Still a real used bargain despite its design icon status, the first-generation Audi TT is a fantastic modern classic sports car
Words: Paul Wager
The Audi TT is one of those rare cars which make it from motor show concept to production reality very little changed, while also being the perfect example of how ‘platform sharing’ can be used to good effect. VW Group’s PQ34 is commonly known as the Mk4 Golf platform since that was the highest-volume car to be built on it, but it also formed the bones of the humble Skoda Octavia, the ‘Spanish Alfa’ Seat Leon and Toledo, the controversial New Beetle and two upmarket Audis: the A3 and TT.
The TT was a radical new departure for previously staid Audi, whose previous coupe offering had been a simple two-door version of the Audi 80.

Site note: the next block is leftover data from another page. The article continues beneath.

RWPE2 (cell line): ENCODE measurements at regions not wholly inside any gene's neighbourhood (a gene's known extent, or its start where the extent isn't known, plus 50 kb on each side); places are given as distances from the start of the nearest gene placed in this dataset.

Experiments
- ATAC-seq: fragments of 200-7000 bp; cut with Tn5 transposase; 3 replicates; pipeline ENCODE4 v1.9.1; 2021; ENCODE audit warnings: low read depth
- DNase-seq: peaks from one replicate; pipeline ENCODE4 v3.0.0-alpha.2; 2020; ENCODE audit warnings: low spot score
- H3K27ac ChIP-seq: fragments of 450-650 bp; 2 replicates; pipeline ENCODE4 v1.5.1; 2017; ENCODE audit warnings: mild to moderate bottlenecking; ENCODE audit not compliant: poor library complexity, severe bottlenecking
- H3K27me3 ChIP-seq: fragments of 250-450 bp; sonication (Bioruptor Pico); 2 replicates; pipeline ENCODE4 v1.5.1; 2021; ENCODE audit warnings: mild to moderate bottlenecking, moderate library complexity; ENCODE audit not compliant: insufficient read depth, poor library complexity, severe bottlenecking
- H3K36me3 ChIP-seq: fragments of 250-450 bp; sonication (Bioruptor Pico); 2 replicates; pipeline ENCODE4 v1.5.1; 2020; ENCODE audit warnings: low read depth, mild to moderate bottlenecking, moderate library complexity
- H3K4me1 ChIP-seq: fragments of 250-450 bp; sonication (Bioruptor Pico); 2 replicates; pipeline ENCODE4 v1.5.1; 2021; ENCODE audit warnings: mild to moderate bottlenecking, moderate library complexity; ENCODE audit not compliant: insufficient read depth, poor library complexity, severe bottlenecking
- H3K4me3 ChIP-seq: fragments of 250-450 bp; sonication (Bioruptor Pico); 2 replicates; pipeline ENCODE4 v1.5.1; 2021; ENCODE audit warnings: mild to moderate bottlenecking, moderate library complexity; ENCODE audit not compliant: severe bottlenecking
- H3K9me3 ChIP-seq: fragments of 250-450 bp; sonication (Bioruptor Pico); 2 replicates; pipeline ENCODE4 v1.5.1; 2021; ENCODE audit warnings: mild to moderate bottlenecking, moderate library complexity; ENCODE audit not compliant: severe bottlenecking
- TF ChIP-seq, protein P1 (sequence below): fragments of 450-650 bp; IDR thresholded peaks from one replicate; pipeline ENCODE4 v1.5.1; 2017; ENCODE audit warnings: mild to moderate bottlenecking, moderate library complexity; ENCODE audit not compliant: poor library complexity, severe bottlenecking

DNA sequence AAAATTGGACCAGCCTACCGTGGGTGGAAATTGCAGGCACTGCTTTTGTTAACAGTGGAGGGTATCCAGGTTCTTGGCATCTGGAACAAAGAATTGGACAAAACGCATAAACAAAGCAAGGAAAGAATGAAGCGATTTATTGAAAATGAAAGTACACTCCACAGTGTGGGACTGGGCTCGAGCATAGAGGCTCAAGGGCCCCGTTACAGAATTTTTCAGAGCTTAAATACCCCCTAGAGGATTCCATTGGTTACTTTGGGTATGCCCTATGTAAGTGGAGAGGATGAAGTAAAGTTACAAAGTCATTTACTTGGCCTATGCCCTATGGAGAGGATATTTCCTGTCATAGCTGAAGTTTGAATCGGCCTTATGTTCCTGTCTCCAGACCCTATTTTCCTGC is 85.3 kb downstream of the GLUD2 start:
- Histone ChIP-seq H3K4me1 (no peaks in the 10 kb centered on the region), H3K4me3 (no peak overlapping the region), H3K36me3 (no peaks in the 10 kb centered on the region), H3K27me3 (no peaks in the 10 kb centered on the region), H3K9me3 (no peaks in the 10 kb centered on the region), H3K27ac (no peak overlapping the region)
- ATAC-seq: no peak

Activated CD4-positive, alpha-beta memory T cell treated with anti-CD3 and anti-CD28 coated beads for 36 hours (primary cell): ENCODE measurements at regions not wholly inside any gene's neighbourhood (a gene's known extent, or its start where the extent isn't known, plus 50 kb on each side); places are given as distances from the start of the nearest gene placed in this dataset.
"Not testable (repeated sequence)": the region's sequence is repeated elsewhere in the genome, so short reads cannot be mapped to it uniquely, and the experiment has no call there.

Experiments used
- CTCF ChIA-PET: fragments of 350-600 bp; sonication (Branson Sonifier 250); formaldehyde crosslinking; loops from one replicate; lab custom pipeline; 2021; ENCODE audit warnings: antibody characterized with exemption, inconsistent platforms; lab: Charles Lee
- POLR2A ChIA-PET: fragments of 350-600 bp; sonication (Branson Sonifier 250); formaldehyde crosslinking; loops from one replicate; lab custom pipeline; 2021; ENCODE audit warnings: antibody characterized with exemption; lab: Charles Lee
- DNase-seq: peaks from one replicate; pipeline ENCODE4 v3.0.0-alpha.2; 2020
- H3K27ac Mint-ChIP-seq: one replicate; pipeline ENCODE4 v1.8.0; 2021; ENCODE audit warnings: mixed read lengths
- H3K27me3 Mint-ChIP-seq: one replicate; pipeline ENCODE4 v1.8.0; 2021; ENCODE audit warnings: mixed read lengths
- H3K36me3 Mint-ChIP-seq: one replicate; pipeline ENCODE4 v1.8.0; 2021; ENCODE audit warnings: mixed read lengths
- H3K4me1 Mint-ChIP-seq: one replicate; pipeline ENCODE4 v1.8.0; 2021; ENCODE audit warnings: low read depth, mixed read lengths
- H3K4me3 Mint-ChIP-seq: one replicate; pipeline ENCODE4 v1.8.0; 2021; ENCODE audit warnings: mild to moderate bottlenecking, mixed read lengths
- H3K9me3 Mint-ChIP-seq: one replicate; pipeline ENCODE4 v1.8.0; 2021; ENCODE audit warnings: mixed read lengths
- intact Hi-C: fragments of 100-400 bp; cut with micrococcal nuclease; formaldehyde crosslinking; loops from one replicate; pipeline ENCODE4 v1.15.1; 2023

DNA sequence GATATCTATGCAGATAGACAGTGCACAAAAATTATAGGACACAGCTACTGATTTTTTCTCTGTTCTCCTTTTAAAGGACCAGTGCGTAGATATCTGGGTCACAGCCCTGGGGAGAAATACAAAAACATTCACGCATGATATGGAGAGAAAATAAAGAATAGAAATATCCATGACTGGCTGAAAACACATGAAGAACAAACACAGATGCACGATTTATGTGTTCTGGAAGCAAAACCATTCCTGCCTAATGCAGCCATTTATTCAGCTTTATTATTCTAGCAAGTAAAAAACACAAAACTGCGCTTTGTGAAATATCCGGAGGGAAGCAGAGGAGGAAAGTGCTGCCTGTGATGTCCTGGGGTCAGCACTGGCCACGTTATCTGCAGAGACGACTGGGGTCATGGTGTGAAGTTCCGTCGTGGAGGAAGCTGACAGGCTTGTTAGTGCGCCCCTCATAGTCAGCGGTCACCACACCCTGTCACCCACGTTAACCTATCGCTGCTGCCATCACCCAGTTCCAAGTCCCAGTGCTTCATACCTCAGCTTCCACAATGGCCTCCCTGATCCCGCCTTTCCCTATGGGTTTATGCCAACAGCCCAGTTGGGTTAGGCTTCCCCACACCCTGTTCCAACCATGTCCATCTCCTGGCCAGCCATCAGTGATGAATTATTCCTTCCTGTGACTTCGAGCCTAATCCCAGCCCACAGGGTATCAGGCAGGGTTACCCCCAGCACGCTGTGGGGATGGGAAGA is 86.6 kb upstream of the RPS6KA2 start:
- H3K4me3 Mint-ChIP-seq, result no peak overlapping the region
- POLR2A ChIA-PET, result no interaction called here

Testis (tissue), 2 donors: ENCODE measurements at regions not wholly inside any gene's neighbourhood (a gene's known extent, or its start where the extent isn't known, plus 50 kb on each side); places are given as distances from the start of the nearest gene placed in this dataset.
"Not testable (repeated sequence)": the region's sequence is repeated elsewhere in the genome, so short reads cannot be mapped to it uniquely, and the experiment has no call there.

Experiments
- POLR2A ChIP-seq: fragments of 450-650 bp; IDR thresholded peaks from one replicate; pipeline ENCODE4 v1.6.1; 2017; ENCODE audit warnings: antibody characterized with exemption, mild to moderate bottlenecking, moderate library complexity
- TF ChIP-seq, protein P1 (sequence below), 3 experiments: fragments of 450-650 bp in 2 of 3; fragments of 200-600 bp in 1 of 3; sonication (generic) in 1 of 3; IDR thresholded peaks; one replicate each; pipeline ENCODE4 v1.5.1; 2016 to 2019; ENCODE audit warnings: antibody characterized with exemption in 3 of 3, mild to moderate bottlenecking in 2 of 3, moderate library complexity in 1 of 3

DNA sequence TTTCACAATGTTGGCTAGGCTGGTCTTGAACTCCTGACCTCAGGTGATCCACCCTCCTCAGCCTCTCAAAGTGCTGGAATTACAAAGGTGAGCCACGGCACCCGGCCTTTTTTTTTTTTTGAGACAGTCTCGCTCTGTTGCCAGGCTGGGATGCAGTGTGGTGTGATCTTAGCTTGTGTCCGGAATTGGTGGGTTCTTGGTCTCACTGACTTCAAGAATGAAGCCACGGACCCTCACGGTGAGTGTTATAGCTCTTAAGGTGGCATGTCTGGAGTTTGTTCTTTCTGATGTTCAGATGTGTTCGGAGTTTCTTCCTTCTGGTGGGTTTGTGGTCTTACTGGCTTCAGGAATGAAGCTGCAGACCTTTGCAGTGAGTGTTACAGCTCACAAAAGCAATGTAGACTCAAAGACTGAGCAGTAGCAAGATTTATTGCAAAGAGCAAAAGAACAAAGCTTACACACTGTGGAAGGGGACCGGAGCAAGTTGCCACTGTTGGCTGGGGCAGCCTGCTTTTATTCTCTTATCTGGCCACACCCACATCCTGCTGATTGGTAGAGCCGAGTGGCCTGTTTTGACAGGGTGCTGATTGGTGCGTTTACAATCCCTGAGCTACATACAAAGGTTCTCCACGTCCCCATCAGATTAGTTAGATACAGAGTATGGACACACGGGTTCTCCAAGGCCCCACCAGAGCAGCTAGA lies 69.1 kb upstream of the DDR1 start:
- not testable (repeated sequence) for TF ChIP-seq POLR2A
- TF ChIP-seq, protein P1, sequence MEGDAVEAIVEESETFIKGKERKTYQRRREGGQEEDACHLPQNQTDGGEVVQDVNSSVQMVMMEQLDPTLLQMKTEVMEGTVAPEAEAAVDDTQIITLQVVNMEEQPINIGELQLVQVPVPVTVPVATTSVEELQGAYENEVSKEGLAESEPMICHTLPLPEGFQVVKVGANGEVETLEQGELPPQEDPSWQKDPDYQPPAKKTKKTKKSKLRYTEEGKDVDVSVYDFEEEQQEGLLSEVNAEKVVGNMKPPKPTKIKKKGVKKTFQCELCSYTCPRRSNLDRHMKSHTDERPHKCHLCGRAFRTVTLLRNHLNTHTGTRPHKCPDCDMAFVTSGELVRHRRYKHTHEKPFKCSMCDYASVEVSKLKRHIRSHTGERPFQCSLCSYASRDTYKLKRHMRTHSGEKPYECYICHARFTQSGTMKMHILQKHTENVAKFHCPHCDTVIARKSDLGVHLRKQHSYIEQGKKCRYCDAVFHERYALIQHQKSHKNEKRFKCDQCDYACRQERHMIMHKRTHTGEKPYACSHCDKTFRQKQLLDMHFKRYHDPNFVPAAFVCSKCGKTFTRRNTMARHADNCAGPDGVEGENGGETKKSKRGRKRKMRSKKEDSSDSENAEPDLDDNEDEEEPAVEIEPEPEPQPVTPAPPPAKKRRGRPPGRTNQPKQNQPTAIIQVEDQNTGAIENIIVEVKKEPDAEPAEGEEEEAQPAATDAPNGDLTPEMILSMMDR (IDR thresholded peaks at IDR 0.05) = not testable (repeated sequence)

A car “radical in design, but suitable for everyday use” was the basic design brief and the chunky broad-shouldered style was certainly arresting as well as being very Germanic. Indeed, much was made at the time of the design showing Bauhaus influence, the reference relating to the prewar German design movement which required form to follow function. The proportions and curves also evoked the lines of the 1930s ‘Silver Arrows’ racers of Audi’s ancestor brand Auto Union.
Launched as a coupe in September 1998 and arriving in UK showrooms from February 1999, the TT was offered as a convertible from August 1999, engine options limited to two versions of the VW Group EA113 four-cylinder, 20-valve turbo rated at 180bhp or 225bhp. Audi’s Quattro four-wheel drive was offered as an option on the 180bhp model and standard on the 225bhp car.
In early 2002 the TT was facelifted with a three-bar grille, 25mm lower suspension, aluminium gearknob, 18-inch wheels and titanium lamp inserts on the 225 model. The 247bhp 3.2-litre V6 engine was added to the range in July 2003 with the six-speed DSG gearbox and wit the manual box from January 2004.
In March 2003 an entry-level 150bhp version of the four-cylinder turbo was added, offered only in front-wheel drive form.